I am proposing to build a new house on land I have purchased which I now understand has some history of flooding from a nearby river. Can I take any measures to mitigate the effects of flood risk in designing my new house?

Flood mitigation (i.e. measures that can be taken to keep water out of the building or measures to make it quicker and cheaper to allow the building to be re-occupied after flooding) is not a matter covered by Building Regulations.

Planning approval may include conditions for mitigation measures.

Advice is given in BS 85500 flood resistant and resilient construction guide to improving the flood performance of buildings. A core standard can be downloaded from www.shop.bsigroup.com

My Victorian house had a chemical damp proof course installed in 1994 because of continuing dampness in the house walls. I am intending to build an extension to the house. Can I use a chemical damp proof course near ground level for the extension to match what has been done for the house?

You will need to provide a damp proof course in the extension walls at least 150mm above ground level comprising of impervious sheet material, engineering brick or slates in suitable cement mortar or equivalent materials to prevent the passage of moisture.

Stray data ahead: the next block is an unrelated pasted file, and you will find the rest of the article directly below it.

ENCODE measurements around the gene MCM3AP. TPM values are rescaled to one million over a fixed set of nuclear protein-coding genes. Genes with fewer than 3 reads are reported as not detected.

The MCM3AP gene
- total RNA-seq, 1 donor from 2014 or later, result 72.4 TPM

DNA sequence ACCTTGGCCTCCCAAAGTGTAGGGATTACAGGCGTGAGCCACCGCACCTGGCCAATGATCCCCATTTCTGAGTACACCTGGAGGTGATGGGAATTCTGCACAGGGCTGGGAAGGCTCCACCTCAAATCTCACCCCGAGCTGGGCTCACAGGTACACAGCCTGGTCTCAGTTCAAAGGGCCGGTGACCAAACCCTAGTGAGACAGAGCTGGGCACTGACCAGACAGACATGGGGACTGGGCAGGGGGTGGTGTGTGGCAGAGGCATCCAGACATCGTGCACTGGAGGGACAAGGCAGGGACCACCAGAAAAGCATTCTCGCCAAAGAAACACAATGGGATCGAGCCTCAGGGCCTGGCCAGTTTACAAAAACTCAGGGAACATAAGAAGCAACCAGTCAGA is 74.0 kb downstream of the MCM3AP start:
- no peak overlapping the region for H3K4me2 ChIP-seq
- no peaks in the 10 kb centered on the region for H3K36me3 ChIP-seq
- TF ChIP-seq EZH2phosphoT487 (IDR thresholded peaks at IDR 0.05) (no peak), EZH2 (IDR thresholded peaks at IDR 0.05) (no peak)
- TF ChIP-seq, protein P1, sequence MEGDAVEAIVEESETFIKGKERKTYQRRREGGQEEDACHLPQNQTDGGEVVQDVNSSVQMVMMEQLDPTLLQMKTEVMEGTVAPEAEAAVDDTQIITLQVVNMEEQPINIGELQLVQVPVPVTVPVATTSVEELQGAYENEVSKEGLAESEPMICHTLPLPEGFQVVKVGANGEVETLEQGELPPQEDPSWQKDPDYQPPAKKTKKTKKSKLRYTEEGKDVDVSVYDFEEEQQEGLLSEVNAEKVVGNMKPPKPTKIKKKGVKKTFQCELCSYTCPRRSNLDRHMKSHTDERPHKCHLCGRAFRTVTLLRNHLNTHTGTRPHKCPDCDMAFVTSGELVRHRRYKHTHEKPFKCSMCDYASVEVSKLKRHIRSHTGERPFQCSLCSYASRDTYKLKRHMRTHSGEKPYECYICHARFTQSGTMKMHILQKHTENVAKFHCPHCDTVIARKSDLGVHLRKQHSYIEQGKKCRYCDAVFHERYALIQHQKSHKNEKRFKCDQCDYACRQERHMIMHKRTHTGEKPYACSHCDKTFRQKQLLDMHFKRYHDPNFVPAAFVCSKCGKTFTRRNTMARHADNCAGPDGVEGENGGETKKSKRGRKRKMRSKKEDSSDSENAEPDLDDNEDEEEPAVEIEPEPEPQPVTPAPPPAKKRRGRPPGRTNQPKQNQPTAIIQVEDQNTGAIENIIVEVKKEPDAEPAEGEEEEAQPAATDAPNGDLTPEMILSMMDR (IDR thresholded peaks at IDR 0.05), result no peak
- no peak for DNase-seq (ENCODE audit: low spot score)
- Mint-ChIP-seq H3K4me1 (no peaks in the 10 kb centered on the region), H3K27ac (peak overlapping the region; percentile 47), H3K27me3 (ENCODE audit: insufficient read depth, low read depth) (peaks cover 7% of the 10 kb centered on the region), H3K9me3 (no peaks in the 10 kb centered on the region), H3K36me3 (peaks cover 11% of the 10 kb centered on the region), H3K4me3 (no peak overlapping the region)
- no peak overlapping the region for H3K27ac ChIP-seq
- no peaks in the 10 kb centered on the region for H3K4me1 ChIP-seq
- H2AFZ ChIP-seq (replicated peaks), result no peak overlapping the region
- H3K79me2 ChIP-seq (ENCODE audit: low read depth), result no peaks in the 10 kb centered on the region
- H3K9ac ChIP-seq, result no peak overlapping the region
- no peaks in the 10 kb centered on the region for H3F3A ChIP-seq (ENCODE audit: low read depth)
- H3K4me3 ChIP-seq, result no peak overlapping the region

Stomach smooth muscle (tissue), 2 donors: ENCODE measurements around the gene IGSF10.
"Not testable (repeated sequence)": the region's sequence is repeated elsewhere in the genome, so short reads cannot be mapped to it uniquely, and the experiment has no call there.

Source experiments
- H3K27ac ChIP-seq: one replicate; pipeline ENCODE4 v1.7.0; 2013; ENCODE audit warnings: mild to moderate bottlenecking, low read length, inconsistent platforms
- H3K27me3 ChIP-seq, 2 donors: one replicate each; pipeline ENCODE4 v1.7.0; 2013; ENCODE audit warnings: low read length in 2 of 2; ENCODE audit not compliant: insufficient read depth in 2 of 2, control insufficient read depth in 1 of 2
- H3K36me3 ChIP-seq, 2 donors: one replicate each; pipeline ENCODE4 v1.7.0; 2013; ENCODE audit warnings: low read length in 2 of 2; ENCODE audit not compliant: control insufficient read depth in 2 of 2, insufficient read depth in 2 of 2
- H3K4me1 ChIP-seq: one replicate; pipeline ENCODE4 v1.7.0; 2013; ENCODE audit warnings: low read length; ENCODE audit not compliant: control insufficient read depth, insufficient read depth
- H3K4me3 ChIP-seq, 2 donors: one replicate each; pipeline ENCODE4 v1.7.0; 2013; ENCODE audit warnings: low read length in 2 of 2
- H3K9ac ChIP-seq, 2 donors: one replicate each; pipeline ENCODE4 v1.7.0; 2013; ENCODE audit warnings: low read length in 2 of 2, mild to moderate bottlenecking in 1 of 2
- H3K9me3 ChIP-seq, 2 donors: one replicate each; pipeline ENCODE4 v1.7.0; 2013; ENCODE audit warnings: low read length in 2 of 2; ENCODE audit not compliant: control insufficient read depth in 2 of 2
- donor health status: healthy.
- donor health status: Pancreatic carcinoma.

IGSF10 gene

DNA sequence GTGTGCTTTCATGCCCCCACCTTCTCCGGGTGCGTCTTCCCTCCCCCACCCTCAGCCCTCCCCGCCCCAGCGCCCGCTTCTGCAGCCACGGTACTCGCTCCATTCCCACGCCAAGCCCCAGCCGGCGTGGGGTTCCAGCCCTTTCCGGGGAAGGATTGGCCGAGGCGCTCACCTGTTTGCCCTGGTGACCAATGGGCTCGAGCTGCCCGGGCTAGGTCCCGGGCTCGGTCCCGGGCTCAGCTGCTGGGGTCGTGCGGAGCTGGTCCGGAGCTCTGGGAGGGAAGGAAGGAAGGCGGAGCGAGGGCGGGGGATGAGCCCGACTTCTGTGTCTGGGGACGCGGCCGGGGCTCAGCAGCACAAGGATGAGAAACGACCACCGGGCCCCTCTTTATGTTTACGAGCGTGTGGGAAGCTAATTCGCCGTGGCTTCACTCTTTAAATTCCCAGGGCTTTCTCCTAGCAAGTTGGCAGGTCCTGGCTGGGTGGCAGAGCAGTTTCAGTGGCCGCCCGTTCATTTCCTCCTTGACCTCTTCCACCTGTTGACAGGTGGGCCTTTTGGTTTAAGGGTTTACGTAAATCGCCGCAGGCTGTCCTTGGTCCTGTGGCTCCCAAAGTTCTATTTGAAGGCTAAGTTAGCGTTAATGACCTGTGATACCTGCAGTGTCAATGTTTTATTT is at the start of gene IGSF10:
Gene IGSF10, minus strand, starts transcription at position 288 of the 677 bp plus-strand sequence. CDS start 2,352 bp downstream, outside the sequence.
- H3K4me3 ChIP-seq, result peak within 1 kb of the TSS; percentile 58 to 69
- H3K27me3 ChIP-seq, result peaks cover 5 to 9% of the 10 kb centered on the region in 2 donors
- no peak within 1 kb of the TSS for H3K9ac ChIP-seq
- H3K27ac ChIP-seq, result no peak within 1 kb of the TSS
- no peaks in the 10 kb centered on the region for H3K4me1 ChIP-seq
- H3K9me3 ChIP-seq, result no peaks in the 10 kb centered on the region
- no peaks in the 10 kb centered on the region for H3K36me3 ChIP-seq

Further guidance on suitable damp proof course materials can be found in British Standards Institution Published Document PD 6697: 2010 ‘Recommendations for the design of masonry structures to BS EN 1996-1-1 and BS EN 1996-2’ or in British Standards Institution BS 5628 Part 3: 2005 ‘Code of practice for the use of masonry – Materials and components, design and workmanship’. British Standards Institution publications are available from:

British Standards Institution
389 Chiswick High Road
W4 4AL

If you’re currently looking at purchasing a property and concerned whether previous works (e.g. Extension) have received Building Regulations approval. Can we provide you with any existing documentation on the extension including planning permission and final inspection?

Your Local Authority Planning Office and the Building Control Authority should hold records of recent extensions to dwellings. You should contact them to verify what permissions have been sought. Contact points can be found from the local telephone directory, the internet or from local citizen’s advice bureau or public libraries.